7. What would you call Ritchie’s antics with TRUK then? avoidance, evasion or hypocrisy?

    He set us as an LLP with his wife (who does nothing for TRUK) as a 1% partner, when he could easily have set up as a sole trader LLC. The only reason to set up the LLP is for the tax benefit of being able to pass tax-free charitable grants through the LLP to his income, where they would be taxable through an LLC.

    Of course, he is no longer with his wife and also seems to have forgotten to inform Companies House and HMRC of the fact. As the partnership is no longer a partnership it should revert to being a sole trader.

  8. Murphy is the Leona Mindy Roberts Helmsley of Ely.

    Only the little and the big people, in fact every people except Murphy, should pay taxes

  9. You evidently he doesn’t know the difference between the terms implicit and complicit.

    That’s our genius.

  10. You evidently he doesn’t know the difference between the terms implicit and complicit.

    And I don’t know how to proof-read.

  11. Dennis

    ‘So the bigger problem is individuals and businesses being allowed the freedom’

    With that excerpt you have his whole modus operandi. He does not like Freedom in the slightest. For him it means ‘loss of control’ – a truly dangerous individual fortunately stymied by being marginally less competent than a lobotomised pheasant but nevertheless inexplicably considered worthy of being quoted in the FT

  12. …but nevertheless inexplicably considered worthy of being quoted in the FT.

    One lobotomized pheasant showing another a degree of professional courtesy.

    Young men and women don’t go into journalism because the thought of a career in nuclear medicine or particle physics bores them.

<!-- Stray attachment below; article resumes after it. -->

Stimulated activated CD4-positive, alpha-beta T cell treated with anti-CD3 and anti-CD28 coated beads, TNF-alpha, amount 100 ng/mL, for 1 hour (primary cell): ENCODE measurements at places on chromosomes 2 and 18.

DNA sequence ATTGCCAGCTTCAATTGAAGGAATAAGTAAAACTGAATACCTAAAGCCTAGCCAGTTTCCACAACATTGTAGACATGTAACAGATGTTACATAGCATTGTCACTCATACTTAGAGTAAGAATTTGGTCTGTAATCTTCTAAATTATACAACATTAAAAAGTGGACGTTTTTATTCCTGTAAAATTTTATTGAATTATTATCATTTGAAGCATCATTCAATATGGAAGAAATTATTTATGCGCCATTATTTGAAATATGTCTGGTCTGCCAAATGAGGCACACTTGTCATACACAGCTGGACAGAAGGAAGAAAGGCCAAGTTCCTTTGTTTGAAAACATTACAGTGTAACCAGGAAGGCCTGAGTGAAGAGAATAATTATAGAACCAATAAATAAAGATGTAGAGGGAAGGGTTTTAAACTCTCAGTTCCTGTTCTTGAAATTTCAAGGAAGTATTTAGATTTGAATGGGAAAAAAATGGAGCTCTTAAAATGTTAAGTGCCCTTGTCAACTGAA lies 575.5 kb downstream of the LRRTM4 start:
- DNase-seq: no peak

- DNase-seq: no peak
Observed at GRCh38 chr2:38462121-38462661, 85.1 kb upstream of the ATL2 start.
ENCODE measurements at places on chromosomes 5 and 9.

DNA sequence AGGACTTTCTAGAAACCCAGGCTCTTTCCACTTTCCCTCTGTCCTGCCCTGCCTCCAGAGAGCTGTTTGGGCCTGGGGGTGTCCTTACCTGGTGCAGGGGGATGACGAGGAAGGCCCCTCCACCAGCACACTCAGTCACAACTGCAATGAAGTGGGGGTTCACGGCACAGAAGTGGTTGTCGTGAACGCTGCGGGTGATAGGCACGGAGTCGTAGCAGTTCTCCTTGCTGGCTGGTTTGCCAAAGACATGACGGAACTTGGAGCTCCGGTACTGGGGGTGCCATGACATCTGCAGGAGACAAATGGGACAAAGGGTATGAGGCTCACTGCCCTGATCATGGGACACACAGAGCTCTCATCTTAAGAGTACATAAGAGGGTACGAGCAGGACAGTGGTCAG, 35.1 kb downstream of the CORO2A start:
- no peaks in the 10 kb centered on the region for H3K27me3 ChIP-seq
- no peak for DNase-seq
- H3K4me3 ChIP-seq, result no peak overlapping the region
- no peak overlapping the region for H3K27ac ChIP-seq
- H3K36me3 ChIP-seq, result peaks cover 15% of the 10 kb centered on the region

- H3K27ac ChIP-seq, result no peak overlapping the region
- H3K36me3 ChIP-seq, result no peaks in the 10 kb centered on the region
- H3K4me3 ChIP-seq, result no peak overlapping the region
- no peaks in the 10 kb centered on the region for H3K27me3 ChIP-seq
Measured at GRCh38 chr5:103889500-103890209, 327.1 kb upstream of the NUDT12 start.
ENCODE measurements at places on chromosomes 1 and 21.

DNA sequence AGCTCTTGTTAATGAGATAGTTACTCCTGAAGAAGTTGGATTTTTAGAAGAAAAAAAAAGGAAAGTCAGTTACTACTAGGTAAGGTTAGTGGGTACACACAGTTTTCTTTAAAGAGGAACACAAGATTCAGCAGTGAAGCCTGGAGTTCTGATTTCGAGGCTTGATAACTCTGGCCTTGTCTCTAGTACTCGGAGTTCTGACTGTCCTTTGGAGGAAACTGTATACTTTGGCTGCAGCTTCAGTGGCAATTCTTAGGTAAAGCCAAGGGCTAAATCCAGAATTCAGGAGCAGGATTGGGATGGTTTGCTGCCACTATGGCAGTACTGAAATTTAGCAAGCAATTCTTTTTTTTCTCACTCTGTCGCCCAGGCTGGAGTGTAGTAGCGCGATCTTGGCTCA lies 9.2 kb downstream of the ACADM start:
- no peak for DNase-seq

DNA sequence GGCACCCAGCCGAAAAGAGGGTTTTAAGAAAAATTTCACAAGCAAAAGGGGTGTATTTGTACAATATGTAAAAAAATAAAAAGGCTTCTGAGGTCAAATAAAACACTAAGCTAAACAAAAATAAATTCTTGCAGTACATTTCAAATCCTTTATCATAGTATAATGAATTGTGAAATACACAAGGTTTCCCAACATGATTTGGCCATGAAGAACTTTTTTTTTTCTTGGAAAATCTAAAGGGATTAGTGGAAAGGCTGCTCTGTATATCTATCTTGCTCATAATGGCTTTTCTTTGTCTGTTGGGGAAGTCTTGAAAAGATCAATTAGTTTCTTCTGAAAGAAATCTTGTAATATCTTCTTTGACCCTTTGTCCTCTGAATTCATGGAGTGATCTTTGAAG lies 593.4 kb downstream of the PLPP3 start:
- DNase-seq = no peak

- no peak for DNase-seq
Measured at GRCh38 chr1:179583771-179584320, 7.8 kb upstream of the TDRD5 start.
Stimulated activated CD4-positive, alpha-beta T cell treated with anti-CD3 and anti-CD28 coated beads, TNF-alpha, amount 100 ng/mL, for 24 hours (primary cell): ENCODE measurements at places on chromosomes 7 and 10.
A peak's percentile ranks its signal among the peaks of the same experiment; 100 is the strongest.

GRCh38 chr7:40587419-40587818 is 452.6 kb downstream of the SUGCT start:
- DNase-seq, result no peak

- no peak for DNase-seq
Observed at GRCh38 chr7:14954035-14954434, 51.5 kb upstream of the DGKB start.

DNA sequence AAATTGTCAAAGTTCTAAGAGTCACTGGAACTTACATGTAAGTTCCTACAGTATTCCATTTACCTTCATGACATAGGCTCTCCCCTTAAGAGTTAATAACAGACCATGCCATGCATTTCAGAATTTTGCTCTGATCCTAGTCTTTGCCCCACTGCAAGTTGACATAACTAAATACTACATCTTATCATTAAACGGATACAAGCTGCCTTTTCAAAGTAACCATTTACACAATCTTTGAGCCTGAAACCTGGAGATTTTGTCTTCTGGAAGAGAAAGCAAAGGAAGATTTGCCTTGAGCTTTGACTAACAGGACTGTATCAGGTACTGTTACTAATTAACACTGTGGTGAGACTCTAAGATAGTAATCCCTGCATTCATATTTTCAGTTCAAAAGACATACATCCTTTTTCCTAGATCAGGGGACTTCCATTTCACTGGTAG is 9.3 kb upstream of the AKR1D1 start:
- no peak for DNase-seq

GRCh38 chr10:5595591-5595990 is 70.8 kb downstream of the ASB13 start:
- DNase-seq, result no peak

Once you realize 99% of “professional” journalists are dumber than a ball peen hammer, it all makes sense.

  13. So the bigger problem is individuals and businesses being allowed the freedom to legally minimize taxes due the state.

    Not simply legally allowed to, but actively encouraged to do so in many cases. Governments created ISAs and the like for a reason.

  14. “…but nevertheless inexplicably considered worthy of being quoted in the FT.”

    I consider it my civic duty to join in any forum where spud appears but can’t control.

  15. @Tyler

    There is no tax benefit from the use of the LLP – it is a look through and the tax treatment of income is the same as if Ritchie had received it directly.

    The LLP enables him to get grants from charitable trusts which are not available to sole traders. It also limits his liability if he is sued to the LLP assets as opposed to his own assets.

    I agree that his wife’s interest in the LLP is a sham, and if they are separated/divorced he should have informed Companies House and bought her out/closed down the LLP.

  16. @ Sam Jones

    As I understand it, and please correct me if I am wrong:

    Some charitable grants are not taxable (AFAIK as long as the Grant is not results based and not for profit). Through the LLP he gets the tax look through and therefore treats that grant as non-taxable in his own personal income.

    Were he using a sole trader/LLC structure, the income would come into the LLC, then he would pay that money out as salary or dividends, which would be taxed normally.